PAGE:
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Former Rouhani Aide Blasts Iran Hardliners Over American Resident's Case

File photo - Iranian Vice President Shahindokht Molaverdi, unadted.
File photo - Iranian Vice President Shahindokht Molaverdi, unadted.

Former Deputy President of Iran Shahindokht Molaverdi has criticized the intelligence and judiciary authorities over the imprisonment of a U.S. permanent resident who was set free on June 11 after almost four years behinds bars.

Lebanese citizen and U.S. permanent resident Nizar Zakka had attended a 2015 conference in Tehran on the invitation of Molaverdi, who was deputy president of women’s and family affairs (2013-2017), when he was arrested for espionage.

In an interview with the Associated Press last year, Molaverdi said her government had "failed" to help Zakka and acknowledged Iran's civilian leaders had limited power to influence the omnipotent security forces and hard-line judiciary. Three days after Zakka's release, Molaverdi wrote on her Instagram page, "Heavy cases related to espionage are s

helved with a happy ending, one after another. Now, only we are left with a multitude of libelous accusations."

After Zakka's detention, the conservatives had bombarded Molaverdi with harsh criticism, accusing her of having a dubious relationship with the "captured spy." Zakka, at the time of his arrest, was secretary-general of the Arab-ICT Organization, or IJMA3, a nonprofit group promoting access to information technology in the region.

Reacting to Zakka's sudden release, Molaverdi wrote on her Instagram page that they arrested him in September 2015 when he was on his way to the airport. "Immediately after his detention, they (the judiciary and the Islamic Revolutionary Guards Corps intelligence agents) hacked my email and all social media platforms I was using," she wrote.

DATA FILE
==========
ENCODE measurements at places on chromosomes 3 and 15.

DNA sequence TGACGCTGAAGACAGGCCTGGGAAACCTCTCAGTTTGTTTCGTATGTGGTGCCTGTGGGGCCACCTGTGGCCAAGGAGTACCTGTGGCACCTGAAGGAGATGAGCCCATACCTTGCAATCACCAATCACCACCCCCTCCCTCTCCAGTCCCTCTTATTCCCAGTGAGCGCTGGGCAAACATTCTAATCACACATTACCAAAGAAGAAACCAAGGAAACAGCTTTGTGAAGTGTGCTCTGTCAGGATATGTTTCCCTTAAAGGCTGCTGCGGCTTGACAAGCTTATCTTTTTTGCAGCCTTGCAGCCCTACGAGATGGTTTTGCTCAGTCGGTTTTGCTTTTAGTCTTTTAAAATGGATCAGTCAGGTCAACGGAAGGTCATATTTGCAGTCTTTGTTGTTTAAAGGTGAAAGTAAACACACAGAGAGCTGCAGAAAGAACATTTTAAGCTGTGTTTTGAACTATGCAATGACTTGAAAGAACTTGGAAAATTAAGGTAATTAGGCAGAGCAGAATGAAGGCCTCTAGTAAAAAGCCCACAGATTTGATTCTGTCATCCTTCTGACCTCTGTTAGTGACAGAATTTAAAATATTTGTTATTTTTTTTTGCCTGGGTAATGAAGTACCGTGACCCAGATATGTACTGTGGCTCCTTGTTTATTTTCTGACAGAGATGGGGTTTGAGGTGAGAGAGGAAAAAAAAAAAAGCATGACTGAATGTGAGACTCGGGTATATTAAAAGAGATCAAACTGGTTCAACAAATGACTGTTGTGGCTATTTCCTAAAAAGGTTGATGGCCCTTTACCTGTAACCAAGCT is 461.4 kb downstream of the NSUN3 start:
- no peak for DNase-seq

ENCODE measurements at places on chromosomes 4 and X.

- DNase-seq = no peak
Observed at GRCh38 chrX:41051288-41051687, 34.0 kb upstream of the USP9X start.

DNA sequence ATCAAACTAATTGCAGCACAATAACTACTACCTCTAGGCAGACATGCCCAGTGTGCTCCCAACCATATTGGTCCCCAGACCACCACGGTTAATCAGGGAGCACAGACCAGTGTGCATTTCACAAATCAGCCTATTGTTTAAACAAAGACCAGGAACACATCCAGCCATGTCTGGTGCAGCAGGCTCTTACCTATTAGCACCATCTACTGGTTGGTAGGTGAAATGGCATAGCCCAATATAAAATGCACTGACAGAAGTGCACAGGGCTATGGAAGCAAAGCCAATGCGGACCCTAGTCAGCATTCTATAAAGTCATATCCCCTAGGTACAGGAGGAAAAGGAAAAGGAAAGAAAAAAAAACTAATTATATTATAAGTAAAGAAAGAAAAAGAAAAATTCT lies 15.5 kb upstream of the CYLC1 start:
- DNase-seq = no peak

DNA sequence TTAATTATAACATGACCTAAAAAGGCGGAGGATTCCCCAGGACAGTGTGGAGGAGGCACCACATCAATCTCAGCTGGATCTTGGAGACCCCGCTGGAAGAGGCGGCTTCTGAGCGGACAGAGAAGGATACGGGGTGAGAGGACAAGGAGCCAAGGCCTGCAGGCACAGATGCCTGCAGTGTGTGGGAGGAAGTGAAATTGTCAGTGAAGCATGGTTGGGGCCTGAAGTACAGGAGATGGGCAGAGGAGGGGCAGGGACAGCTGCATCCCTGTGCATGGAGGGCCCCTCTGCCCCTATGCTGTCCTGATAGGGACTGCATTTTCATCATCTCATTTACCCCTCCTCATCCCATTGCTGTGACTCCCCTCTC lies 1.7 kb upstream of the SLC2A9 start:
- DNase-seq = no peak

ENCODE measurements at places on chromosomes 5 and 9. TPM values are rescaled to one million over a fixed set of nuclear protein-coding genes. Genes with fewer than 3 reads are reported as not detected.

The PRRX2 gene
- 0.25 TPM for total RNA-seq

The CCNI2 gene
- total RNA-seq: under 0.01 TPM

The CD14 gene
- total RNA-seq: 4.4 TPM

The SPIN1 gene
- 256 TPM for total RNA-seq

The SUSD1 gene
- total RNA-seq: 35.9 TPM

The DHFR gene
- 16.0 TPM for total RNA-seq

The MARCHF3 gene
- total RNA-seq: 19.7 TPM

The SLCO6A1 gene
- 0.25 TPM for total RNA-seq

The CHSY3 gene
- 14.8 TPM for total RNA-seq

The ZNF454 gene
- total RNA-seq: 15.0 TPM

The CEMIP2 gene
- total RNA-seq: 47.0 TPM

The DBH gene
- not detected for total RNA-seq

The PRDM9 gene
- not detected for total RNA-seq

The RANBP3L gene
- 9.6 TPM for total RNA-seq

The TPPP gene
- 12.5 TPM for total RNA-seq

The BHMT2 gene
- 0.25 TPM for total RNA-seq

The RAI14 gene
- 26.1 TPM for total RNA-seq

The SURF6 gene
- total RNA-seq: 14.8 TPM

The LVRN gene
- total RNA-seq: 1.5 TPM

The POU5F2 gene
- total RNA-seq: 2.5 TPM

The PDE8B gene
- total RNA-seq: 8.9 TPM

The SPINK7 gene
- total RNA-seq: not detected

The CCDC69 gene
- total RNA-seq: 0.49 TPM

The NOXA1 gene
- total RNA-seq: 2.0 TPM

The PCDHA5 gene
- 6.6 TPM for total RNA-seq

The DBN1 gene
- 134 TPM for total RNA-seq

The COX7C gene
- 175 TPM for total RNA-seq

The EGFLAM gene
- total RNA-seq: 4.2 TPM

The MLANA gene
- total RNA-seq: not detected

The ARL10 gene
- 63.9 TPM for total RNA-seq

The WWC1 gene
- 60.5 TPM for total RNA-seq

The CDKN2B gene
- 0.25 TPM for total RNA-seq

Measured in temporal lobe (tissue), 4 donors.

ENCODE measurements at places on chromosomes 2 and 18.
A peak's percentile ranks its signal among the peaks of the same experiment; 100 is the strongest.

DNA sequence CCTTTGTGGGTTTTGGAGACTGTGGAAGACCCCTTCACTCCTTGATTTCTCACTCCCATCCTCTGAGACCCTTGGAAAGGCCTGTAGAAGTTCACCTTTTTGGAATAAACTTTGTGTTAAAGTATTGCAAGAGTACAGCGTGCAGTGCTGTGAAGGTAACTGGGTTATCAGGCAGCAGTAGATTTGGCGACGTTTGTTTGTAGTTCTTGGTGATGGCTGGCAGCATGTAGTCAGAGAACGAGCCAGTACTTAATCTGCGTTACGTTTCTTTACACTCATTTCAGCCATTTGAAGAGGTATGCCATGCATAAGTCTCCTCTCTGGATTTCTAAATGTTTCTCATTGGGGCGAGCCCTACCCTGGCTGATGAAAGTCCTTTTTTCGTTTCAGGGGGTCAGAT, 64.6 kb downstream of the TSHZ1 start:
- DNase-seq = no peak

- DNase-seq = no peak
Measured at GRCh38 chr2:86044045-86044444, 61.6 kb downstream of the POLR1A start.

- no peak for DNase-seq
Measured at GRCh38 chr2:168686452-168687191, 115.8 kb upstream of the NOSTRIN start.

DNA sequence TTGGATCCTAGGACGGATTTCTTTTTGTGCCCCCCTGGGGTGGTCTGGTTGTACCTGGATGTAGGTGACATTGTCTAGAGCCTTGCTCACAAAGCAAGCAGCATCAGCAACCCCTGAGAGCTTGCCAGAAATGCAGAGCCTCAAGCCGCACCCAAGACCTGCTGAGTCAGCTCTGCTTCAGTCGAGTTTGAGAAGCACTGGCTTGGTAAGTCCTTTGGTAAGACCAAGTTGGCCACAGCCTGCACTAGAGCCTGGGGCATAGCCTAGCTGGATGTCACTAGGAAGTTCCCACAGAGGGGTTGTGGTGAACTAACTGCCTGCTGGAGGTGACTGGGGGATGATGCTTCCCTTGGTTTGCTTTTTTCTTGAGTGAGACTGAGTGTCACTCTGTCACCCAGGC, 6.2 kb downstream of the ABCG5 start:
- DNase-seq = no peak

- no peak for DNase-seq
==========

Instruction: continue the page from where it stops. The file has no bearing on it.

The former deputy president, who was demoted to the position of presidential aide after Zakka's detention, has derided conservative news outlets and monopolized state-run TV for describing Zakka as America's "ace in the hole," its "asset," and the "bridgehead to infiltrate the Islamic Republic's executive and political infrastructure" by allegedly controlling its cyberspace.

"If you were already aware of the existence of such an asset, why did you not immediately arrest him on his arrival? Why did you wait for a whole week to detain such [a] precious piece?" Molaverdi asked. Zakka, 52, who was sentenced to 10 years for collaboration with a hostile government and fined $4.2 million, was set free on June 10 after a request made by the president of Lebanon and Tehran-backed Lebanese Hezbollah.

A day after his release, Zakka told the Associated Press that he was subjected to "all kinds of torture," both physical and mental, during his nearly four-year detention at the notorious Evin Prison in Tehran. "Nobody on earth deserves such suffering," he said in the 30-minute interview during which he broke down in tears.